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The history of football is a sad voyage from beauty to duty.
Friday, July 07, 2006

Once Upon a Time...

Sir Football was a renowned Englishman who travelled abroad in order to colonise natives and force them into field labour. He landed in Brazil where to his delight he found indigenous people, bananas and voodoos.


"This is going to be a piece of cake,' he thought through his top-hat.

And he didn't waste any time. With his fierce hooligan soldiers he initiated his evil doings by challenging a local tribe that was observing their antics with suspicion and mockery. 'Pretty nice Jesuits, don't play too bad, call the chief to have a look.'

The noble Englishman gesticulated, shouted, commanded, while also trying to hide tactical aspects of the game. Chief Pele enters the field. He takes hold of the ball, smells it, shakes the foreign 'coconut' and starts showing exotic tricks (later to be known as 'embaixadas') which the Englishmen imagined to be some sort of homage paid by the chief to show submission. In reality, it was a sign for the natives to assume their poitions on the pitch for an all-out attack. Sir Football and his hooligans came close, I mean really close, to being transformed into bowling pins, which would have consequently changed the name of the game forever.

Chief Pele and his tribe didn't give the Englishmen a chance to get near, let alone touch the ball (this is the origin of the current Brazilian expression 'for English eyes only').

But finally managed to have a penalty called in their favour, the score already being more than 1,000 goals to 0 for the natives. The situation was chaotic, when suddenly Sir Football had the brilliant idea to offer a bet. 'Your kingdom for a goal!!!'

Chief Pele accepted, and to everyone's astonishment, went to lie down in his hammock for a nap. Sir Football himself got into position to take the penalty, made ready, smirked a malicious smile, and kicked...kicked hard...kicked with class...and hit the post! It was a nice post made up of two charming banana trees that, with the ball's impact, dropped a bunch of bananas into the goal, adding the final touch to the Englishmen's humiliation.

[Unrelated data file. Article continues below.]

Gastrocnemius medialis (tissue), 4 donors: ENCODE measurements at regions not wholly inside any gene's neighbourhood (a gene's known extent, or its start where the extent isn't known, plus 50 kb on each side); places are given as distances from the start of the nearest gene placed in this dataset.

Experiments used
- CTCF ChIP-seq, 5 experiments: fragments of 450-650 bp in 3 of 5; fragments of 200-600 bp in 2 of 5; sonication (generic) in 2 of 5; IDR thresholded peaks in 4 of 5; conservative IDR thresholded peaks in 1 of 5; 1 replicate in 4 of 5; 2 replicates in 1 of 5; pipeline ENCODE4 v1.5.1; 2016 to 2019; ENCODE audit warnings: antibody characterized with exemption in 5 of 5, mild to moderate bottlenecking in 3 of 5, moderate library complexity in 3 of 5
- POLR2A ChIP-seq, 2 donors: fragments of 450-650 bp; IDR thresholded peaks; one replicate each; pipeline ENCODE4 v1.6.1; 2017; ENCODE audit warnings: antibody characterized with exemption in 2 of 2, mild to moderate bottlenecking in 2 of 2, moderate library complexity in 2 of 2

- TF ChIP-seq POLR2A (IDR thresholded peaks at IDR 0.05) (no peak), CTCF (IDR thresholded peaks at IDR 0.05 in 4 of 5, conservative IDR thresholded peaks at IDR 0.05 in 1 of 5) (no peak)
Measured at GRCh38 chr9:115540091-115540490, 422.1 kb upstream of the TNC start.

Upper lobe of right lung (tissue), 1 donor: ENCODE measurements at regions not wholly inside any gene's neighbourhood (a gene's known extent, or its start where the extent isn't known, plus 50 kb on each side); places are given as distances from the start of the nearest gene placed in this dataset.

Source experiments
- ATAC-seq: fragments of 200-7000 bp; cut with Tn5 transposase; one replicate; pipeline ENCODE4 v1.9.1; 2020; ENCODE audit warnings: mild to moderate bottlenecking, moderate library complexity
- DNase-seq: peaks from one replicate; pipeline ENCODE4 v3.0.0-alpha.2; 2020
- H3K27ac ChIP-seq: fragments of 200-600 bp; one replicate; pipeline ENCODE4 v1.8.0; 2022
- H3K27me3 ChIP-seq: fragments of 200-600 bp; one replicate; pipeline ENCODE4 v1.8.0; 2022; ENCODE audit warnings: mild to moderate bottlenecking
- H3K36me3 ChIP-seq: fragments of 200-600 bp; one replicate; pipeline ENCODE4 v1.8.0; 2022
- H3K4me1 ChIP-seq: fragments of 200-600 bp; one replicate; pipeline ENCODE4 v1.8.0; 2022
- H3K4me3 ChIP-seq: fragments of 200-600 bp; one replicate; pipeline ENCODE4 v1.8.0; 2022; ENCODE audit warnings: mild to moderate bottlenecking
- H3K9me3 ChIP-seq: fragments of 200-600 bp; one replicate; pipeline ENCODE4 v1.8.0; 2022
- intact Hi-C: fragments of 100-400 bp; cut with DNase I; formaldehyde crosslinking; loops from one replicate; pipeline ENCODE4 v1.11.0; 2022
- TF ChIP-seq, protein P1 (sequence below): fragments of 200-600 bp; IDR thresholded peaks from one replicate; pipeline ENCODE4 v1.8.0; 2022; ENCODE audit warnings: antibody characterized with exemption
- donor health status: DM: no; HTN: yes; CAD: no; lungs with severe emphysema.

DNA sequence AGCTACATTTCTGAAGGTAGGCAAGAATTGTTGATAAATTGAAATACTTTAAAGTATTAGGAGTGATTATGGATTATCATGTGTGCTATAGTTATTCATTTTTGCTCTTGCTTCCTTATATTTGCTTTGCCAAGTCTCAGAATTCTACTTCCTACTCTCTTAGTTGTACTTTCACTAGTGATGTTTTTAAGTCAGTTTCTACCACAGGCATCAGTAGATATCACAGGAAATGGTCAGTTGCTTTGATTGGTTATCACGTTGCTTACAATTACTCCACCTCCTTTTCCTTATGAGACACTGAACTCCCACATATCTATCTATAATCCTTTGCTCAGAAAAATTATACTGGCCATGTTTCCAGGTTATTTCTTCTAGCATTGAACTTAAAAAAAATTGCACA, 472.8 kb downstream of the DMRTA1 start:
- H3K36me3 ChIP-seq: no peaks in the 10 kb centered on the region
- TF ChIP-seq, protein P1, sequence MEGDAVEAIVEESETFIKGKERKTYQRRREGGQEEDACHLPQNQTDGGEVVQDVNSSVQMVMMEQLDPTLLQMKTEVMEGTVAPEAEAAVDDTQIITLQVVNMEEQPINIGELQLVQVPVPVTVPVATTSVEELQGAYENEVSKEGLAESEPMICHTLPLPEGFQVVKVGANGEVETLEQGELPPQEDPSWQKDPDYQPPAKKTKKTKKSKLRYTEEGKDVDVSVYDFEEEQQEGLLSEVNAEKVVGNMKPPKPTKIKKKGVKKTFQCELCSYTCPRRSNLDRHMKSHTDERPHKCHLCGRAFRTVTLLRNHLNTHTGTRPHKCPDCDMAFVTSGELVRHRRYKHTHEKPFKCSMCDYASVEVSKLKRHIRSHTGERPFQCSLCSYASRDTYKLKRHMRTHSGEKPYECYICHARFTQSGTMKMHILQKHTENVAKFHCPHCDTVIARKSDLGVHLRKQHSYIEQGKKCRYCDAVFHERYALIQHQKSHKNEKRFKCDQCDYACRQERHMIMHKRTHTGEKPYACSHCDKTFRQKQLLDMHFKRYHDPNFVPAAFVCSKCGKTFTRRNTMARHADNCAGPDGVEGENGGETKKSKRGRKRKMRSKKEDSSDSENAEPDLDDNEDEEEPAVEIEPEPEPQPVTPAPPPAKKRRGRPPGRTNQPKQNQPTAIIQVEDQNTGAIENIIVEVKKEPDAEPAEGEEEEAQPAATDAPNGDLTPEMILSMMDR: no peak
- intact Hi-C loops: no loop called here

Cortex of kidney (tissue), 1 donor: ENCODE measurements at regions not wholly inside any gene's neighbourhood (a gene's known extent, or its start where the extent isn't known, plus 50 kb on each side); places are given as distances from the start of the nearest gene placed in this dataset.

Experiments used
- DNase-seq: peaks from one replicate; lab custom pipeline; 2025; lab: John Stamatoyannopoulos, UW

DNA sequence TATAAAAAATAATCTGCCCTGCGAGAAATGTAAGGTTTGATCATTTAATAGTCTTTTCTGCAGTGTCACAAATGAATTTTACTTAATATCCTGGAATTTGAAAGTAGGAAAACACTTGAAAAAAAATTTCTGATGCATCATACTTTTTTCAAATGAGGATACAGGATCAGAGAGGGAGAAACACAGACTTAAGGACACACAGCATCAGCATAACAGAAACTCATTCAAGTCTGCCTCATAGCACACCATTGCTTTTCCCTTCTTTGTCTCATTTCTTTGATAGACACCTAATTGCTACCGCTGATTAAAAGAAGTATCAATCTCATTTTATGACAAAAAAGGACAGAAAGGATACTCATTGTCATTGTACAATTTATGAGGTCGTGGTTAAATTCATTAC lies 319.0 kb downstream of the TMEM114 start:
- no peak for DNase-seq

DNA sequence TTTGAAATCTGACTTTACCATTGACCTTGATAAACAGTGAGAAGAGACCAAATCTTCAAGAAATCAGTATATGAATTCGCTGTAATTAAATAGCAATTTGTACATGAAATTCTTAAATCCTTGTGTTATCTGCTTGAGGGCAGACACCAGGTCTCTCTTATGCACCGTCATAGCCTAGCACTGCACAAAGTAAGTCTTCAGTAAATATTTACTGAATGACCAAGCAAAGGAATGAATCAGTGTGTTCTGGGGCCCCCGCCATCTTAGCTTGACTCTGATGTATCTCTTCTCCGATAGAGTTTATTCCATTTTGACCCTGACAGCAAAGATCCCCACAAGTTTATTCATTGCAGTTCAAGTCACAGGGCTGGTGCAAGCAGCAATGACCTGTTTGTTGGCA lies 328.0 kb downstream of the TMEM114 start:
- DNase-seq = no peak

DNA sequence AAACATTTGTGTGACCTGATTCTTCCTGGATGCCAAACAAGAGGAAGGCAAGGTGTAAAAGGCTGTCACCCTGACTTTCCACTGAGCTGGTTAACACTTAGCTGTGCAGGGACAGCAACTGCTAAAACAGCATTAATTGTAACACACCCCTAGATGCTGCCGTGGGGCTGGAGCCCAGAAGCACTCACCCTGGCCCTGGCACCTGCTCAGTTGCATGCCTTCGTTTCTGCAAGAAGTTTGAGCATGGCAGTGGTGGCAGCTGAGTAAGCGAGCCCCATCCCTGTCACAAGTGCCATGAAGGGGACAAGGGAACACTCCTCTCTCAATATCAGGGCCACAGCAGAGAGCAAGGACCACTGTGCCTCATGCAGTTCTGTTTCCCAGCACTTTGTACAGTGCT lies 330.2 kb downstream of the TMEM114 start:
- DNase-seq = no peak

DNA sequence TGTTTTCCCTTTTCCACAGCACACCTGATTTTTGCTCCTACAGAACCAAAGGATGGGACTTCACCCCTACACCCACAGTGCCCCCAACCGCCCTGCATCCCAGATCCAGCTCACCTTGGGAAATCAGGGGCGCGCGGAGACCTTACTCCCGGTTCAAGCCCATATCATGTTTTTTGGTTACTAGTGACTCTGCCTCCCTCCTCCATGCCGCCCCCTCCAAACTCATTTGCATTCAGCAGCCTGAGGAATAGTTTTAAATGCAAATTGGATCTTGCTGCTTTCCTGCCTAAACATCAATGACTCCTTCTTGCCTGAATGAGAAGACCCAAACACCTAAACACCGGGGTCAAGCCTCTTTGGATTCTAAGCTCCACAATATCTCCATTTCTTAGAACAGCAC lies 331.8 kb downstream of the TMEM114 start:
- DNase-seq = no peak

Contrary to legend, Sir Football didn't end up the main course at the natives' victory banquet. He did, though, humbly substitute his top-hat (as now a symbol of power) for a coloured gourd, and departed with a few remaining odds and ends, for England. It is said that he changed his name to 'Futebol' to be able to enter his Kingdom unnoticed.

As for hooligans, they never managed to play again and so formed a guerrilla brotherhood known to operate undercover among English football fans.

Pele is well known today all over the world as the biggest 'Top-Hat' hunter around. His collection is visited daily by people from all over the world who are interested in the art of scoring more than 1,000 goals per game.

posted by Trilby at 9:40 am
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This blog is written by a thirtysomething man who awoke one day to a startling epiphany. If you spend thirty years of your life playing, watching, listening, reading and debating football, the chances are, football is all that you will know.


This is a blog about a thirtysomething man who awoke one day to a startling epiphany. If you spend thirty years of your life playing, watching, listening, reading and debating football, then chances are, football is all that you will know.


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This blog is written by a thirtysomething man who awoke one day to a startling epiphany. If you spend thirty years of your life playing, watching, listening, reading and debating football, the chances are, football is all that you will know.


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